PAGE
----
Why do you think the utility of biogas not getting adequate attention unlike solar and wind energy in India?
It’s a gradual process and will take some time to digest akin to the concept of Sulabh Sauchalaya that we coined and brought into practice decades ago. Debating ‘sauchalaya’ before tea was considered awkward way back in 1968 when I was working extensively for the cause, but progressively
people realised its importance, and it is no more an embarrassing issue.It’s a thing of past and the people now view it as a sort of revolution, especially after Prime Minister Narendra Modi’s call for Clean India. Hence, I feel the importance of biogas will catch up aggressively,it’s just a matter of time. The government is doing its part in this regard.
What are you doing to promote the literacy of your ‘biogas technology’ in villages where there is a very rich source of cattle dung and agricultural wastes that produce methane?
I am writing a book, Sulabh Gaon Ki Ore,in which every aspect of sanitation, biogas generation and social issues related to them are being described. For this, we are looking for sponsors who will be given spaces in these books highlighting their family history besides bringing into focus the usage and technicalities of biogas.This would bring down the cost of sending books to all villages. I hope it will be instrumental in raising
the importance of biogas.
Do you think sanitation has traditionally been a politically neglected area?
The blame goes to our culture in which it had been sanctioned to answer nature’s call some distance away from the home. So, when we started preaching about the importance of bringing toilets within home premises, it was not taken receptively. Now people are feeling its importance in the residence itself, thanks to changing needs of time. Hence, it’s an issue of cultural clash. It will take some time to break the 5,000 years old culture.
How was the initial response when you generated power from biogas, especially at the time when many people were unaware about the non-conventional energy?
It was wond erful to see street lights illuminating along the three km stretch of Bailey Road in Patna during 1983 to 1990. Even as ordinary people came to know about the real power of this alternative fuel, it became quite popular. I showed it’s possible to harness electrical energy from biogas if you have the will to do so.There are five plants running successfully in Kabul. However, it is necessary that the government shows its determination to enhance the usage of biogas.
What next for Sulabh? What are the other applications for biogas that you are working on?
We are currently conducting experiments on how to use biogas as fuel in car and other utility vehicles. If it’s feasible it will be a great achievement for India.
We are also putting forward the idea of setting up biogas digesters instead of septic tank at a place where more than 500 people live. It will not only satiate the cooking fuel demand of that particular place but also generate electricity, thus lessening the overall demand of main source of power freeing it for higher end industrial or commercial use.
Is it feasible to install a biogas plant in every village to fulfil its energy demand, taking into account its maintenance cost?
It’s not viable in villages owing to the country’s social structure. Different castes have their own hamlets and it is generally very hard to get them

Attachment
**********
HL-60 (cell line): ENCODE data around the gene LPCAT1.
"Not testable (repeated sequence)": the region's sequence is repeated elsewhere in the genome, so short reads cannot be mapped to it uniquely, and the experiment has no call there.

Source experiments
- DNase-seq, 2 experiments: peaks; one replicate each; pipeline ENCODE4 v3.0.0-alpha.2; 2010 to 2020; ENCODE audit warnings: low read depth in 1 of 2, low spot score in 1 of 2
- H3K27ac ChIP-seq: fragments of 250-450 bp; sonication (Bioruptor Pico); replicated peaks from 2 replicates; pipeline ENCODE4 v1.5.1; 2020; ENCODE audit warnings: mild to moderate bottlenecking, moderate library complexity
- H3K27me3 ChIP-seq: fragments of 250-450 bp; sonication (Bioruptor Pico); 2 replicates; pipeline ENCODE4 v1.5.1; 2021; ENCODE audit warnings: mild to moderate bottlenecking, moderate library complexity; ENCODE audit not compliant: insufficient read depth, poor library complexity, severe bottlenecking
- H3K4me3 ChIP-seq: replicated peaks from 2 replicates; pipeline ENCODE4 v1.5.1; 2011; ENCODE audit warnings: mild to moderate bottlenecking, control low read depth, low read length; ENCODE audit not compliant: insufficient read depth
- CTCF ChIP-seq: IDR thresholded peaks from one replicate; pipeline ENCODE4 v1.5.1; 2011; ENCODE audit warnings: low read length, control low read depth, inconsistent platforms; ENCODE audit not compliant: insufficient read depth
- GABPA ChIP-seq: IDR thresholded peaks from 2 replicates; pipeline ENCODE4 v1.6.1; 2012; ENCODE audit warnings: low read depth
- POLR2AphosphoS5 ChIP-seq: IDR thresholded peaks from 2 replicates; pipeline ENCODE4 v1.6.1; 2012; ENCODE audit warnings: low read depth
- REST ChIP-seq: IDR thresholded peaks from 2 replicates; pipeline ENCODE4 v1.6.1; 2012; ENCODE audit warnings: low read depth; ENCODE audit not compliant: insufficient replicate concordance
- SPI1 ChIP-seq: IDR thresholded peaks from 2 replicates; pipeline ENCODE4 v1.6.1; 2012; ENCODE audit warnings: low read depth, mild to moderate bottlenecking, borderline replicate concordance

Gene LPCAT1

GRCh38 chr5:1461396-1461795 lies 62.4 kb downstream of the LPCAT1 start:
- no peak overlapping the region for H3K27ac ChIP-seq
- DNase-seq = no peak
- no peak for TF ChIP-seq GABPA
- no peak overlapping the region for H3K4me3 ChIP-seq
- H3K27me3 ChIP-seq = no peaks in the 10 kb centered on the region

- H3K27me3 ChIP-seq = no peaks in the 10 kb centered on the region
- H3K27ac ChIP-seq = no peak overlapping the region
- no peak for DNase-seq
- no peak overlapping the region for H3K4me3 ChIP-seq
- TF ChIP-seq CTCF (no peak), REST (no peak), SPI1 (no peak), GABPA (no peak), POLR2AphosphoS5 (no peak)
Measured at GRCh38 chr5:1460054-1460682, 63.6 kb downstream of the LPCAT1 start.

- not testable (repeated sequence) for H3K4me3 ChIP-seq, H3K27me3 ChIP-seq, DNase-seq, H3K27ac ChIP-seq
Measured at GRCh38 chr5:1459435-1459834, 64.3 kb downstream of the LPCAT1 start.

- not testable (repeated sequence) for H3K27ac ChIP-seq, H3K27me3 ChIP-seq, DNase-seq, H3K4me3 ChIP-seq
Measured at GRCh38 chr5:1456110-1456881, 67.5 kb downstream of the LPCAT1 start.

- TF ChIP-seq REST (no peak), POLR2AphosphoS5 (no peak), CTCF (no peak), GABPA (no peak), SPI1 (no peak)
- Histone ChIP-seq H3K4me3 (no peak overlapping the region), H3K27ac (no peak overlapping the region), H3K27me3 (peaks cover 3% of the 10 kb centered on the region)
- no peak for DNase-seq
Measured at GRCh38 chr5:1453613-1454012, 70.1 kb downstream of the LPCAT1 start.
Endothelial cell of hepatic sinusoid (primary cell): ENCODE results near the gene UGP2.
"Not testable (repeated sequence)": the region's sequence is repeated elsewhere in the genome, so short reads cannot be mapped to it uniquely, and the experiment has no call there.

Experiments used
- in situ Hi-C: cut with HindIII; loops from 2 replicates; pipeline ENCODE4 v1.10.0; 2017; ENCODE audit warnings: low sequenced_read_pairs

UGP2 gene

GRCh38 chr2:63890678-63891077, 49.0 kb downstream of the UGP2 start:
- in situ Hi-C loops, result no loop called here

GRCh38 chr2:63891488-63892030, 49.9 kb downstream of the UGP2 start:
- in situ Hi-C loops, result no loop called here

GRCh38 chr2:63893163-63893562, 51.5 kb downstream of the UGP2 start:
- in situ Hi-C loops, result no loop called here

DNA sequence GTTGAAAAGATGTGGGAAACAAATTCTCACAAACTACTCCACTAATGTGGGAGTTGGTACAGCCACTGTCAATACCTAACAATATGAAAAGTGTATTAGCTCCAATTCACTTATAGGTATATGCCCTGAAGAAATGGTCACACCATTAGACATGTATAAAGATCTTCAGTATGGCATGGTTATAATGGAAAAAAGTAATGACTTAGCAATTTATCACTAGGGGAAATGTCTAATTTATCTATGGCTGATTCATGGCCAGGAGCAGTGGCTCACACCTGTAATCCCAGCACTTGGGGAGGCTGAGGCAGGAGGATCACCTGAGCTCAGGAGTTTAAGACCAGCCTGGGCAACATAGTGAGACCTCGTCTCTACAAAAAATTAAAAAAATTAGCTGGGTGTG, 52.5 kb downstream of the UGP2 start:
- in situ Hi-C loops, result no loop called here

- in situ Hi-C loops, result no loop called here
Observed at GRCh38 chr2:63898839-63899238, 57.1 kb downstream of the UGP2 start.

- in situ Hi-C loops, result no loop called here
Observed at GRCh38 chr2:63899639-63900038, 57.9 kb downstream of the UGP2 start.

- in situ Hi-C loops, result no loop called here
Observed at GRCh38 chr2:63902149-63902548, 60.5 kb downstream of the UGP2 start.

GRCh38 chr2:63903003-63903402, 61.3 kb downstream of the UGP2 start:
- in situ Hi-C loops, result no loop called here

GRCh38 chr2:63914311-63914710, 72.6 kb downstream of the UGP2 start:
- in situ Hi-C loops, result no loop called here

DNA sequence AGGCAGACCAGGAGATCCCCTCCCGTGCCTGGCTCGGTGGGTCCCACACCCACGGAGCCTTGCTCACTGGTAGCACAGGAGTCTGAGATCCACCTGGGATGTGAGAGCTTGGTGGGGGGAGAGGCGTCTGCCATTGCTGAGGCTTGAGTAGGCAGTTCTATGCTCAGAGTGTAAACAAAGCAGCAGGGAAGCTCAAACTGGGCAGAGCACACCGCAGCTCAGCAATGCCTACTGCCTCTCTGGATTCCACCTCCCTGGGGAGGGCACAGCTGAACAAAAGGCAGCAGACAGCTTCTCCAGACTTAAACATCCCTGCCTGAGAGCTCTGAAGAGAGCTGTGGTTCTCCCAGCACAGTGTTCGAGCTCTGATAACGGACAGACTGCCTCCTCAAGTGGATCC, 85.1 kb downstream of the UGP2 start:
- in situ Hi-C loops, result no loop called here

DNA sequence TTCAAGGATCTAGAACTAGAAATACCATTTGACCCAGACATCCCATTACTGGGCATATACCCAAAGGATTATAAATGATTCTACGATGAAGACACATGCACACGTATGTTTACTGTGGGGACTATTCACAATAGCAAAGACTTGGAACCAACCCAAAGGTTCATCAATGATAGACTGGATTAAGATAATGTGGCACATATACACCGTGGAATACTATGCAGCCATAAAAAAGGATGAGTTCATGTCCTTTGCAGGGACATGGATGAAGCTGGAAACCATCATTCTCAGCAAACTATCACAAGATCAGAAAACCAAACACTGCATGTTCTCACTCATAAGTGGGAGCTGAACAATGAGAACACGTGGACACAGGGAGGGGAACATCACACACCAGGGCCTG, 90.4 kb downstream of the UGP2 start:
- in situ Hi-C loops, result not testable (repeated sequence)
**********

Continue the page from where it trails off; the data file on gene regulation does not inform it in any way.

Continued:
agree to use common toilets. Also, people in villages show less interest in payingthe maintenance cost for such cause.
Can we plan usage of the biogas fired power for industrial purposes too, if it’s surplus in amount even after domestic use at a residential complex?
It’s definitely possible and there will be no problem. The only thing it requires is extra feed. Sulabh’s plant at Shirdi in Maharashtra is a wonderful example in this regard –it caters to nearly 30,000 people visiting the shrine daily. The economic use of such scale depends on the size of the plant, however the point to be noted is that biogas is an alternate source of energy whose basic function is to help and supplement the main power supply in the form of street lighting etc.
What is per unit cost of biogas power in comparison to the conventional source of energy?
It’s merely Rs 2.50, much less than the conventional source that could be Rs 7-8. However, it depends on the availability and the number of users.
With the boom in real estate sector, usage of biogas can be of great benefit to housing societies and markets. How do you look at it?
Definitely, biogas can be a boon for them, as it has the potential to feed much of the energy demand of a housing society. Every society must have one, which will produce not only energy, but also manure and nutrient-rich water for plants and garden. As such, housing societies can derive multiple benefits from bio gas. Government can issue guidelines in this regard, but if the one is unwilling, how can another impose its views on that? On our part, we are always ready for any assistance that housing societies may need. Even our technology is patent-free which anyone can avail and adopt.
Isn’t there any mechanism to distribute biogas to far flung areas?
There is no such technology as of now, but we are working on it. Fact of the matter is that biogas is very thin and it requires a thick container to carry that makes it heavier, which is not practicable from the transportation point of view. We are working on this aspect and hope to come up with something to cope with this problem.
What’s your message to people in context of biogas usage?
Build a biogas digester instead of septic tank in an area having more than 500 people, as it’s totally ecological and environment friendly. Every component of it, is valuable for the nature, making it a great example of sustainable energy development. It utilizes methane which has harmful impact on environment, to multiple beneficial usages.